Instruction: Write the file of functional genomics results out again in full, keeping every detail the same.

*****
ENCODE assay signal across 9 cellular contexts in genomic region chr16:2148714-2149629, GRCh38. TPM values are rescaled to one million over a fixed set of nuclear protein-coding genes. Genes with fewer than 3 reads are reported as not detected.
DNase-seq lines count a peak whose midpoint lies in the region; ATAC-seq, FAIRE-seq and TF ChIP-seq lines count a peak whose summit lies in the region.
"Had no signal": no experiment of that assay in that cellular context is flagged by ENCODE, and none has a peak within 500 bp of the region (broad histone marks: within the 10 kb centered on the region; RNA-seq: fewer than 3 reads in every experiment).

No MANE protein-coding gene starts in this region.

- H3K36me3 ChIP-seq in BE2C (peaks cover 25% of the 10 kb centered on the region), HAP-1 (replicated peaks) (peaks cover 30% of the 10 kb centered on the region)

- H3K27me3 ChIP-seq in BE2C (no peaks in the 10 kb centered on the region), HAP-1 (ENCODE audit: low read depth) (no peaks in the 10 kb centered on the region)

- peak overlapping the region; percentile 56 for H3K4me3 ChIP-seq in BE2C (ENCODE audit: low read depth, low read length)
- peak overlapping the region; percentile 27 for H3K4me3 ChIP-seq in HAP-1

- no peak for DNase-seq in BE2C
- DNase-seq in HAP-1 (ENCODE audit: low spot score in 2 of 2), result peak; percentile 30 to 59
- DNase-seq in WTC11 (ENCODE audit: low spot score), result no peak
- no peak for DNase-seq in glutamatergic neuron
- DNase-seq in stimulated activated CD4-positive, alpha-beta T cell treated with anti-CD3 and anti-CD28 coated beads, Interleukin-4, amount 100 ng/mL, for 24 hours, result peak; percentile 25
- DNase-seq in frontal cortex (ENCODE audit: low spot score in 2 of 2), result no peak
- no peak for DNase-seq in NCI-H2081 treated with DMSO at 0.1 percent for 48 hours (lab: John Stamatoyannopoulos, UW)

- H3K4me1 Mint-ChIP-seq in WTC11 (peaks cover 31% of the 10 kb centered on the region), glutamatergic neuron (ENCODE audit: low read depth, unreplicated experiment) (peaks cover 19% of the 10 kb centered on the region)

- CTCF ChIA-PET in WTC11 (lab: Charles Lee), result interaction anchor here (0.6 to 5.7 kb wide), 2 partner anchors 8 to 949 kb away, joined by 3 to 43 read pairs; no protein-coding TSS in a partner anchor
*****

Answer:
ENCODE assay signal across 9 cellular contexts in genomic region chr16:2148714-2149629, GRCh38. TPM values are rescaled to one million over a fixed set of nuclear protein-coding genes. Genes with fewer than 3 reads are reported as not detected.
DNase-seq lines count a peak whose midpoint lies in the region; ATAC-seq, FAIRE-seq and TF ChIP-seq lines count a peak whose summit lies in the region.
"Had no signal": no experiment of that assay in that cellular context is flagged by ENCODE, and none has a peak within 500 bp of the region (broad histone marks: within the 10 kb centered on the region; RNA-seq: fewer than 3 reads in every experiment).

No MANE protein-coding gene starts in this region.

- H3K36me3 ChIP-seq in BE2C (peaks cover 25% of the 10 kb centered on the region), HAP-1 (replicated peaks) (peaks cover 30% of the 10 kb centered on the region)

- H3K27me3 ChIP-seq in BE2C (no peaks in the 10 kb centered on the region), HAP-1 (ENCODE audit: low read depth) (no peaks in the 10 kb centered on the region)

- peak overlapping the region; percentile 56 for H3K4me3 ChIP-seq in BE2C (ENCODE audit: low read depth, low read length)
- peak overlapping the region; percentile 27 for H3K4me3 ChIP-seq in HAP-1

- no peak for DNase-seq in BE2C
- DNase-seq in HAP-1 (ENCODE audit: low spot score in 2 of 2), result peak; percentile 30 to 59
- DNase-seq in WTC11 (ENCODE audit: low spot score), result no peak
- no peak for DNase-seq in glutamatergic neuron
- DNase-seq in stimulated activated CD4-positive, alpha-beta T cell treated with anti-CD3 and anti-CD28 coated beads, Interleukin-4, amount 100 ng/mL, for 24 hours, result peak; percentile 25
- DNase-seq in frontal cortex (ENCODE audit: low spot score in 2 of 2), result no peak
- no peak for DNase-seq in NCI-H2081 treated with DMSO at 0.1 percent for 48 hours (lab: John Stamatoyannopoulos, UW)

- H3K4me1 Mint-ChIP-seq in WTC11 (peaks cover 31% of the 10 kb centered on the region), glutamatergic neuron (ENCODE audit: low read depth, unreplicated experiment) (peaks cover 19% of the 10 kb centered on the region)

- CTCF ChIA-PET in WTC11 (lab: Charles Lee), result interaction anchor here (0.6 to 5.7 kb wide), 2 partner anchors 8 to 949 kb away, joined by 3 to 43 read pairs; no protein-coding TSS in a partner anchor